Moderate and progressive House Democrats are butting heads after the party’s loss in the gubernatorial race in Virginia. The two sects disagree over what caused the shocking upset, and the uncertainty is bleeding over into negotiations on President Joe Biden’s social spending plan.
Some Democrats argued that dragging their feet on the party’s social spending bill had hurt their election chances.
“Lack of movement simply reinforces the misconception that we’re doing nothing,” Sen. Richard Blumenthal (D-CN) said after the Virginia election.
However, the most prominent moderate, Sen. Joe Manchin (D-W.Va), said the opposite was true, and voters are “scared to death.”
“The message that was really sent, if we’re going to do something, let’s do it right. Let’s make sure that people know what’s in it,” Manchin said. “We’re talking about revamping the whole entire tax code. That’s mammoth, totally. We’ve had no hearings, no open hearings. You haven’t been able to sit and listen to a hearing. None of us have.”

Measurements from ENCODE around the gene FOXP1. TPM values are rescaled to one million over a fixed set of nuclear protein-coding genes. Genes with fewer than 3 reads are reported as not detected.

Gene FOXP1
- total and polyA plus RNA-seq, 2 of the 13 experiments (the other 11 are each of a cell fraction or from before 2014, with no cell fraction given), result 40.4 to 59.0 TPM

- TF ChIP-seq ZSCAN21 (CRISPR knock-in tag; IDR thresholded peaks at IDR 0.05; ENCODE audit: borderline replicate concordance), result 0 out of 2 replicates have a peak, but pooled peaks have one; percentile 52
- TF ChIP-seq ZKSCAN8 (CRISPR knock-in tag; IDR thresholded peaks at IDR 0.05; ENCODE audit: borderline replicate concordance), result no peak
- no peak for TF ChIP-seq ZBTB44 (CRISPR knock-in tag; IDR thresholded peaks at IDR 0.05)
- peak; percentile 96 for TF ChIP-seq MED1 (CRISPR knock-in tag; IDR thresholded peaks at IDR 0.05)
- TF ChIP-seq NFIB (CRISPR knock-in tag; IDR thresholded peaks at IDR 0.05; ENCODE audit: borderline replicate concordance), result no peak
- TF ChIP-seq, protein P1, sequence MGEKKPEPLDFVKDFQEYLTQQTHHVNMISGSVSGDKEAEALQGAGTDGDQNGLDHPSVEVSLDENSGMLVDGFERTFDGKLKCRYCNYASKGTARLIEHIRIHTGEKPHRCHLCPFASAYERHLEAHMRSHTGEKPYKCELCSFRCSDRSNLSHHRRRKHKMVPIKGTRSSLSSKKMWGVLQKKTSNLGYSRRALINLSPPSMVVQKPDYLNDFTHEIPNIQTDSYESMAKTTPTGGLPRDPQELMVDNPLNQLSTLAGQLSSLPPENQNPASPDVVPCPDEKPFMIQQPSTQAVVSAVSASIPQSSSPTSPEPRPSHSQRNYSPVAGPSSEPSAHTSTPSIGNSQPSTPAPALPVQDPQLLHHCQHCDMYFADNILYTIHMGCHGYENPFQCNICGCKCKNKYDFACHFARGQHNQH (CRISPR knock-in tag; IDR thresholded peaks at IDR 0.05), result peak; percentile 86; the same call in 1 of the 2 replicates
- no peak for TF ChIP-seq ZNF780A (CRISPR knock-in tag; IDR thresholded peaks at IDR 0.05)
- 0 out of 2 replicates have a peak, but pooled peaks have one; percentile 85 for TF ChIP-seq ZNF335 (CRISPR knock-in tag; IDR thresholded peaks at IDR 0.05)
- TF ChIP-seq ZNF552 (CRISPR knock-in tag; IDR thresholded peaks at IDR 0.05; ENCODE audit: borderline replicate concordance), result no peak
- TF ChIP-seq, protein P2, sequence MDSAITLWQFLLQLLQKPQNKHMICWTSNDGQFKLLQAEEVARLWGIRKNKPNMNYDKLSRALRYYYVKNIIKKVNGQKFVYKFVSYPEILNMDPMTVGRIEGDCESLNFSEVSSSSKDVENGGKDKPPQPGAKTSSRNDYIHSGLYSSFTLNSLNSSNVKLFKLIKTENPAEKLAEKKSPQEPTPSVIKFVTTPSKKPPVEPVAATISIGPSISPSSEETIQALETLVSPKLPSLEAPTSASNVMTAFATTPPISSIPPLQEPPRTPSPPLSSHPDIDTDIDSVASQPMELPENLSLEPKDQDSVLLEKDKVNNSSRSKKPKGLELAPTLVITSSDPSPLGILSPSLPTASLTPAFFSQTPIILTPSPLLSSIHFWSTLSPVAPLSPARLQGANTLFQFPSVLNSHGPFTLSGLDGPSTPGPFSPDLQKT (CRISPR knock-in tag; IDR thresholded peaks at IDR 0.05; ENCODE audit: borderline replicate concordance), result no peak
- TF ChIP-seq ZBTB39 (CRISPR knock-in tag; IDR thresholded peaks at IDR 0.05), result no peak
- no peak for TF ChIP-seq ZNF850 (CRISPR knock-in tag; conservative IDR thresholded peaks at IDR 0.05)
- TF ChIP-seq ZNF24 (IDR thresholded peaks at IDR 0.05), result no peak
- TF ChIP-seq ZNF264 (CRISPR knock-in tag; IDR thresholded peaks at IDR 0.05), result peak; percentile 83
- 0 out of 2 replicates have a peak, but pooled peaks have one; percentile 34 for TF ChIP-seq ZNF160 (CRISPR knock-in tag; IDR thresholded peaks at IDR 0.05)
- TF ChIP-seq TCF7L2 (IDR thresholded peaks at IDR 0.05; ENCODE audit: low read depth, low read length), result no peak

Meanwhile, progressives maintained that Virginia voters weren’t rebuking Democrats for failing to pass Biden’s infrastructure bill. They argued that new child care, housing aid, and home care for the elderly programs would galvanize voters.
“There is no way that you can say that a 12 point swing in a state is due to Congress not passing one bill,” Rep. Pramila Jayapal (D-WA) said. “I think we were already in high gear. But if there’s a higher gear, we certainly went into it.”
Despite Manchin’s hangups, House Speaker Nancy Pelosi vowed to add paid family leave back into the bill. When asked if the loss in Virginia would affect her party’s agenda, Pelosi said: “No, no.”
Still, other Democrats assign blame to Congress.
“Democratic inaction on these two big bills, delay on the two big bills, definitely hurt Terry,” said Sen. Tim Kaine (D-VA), a former governor. “Dems have to use their majority to deliver. The American Rescue Plan was great. But that was eight months ago.”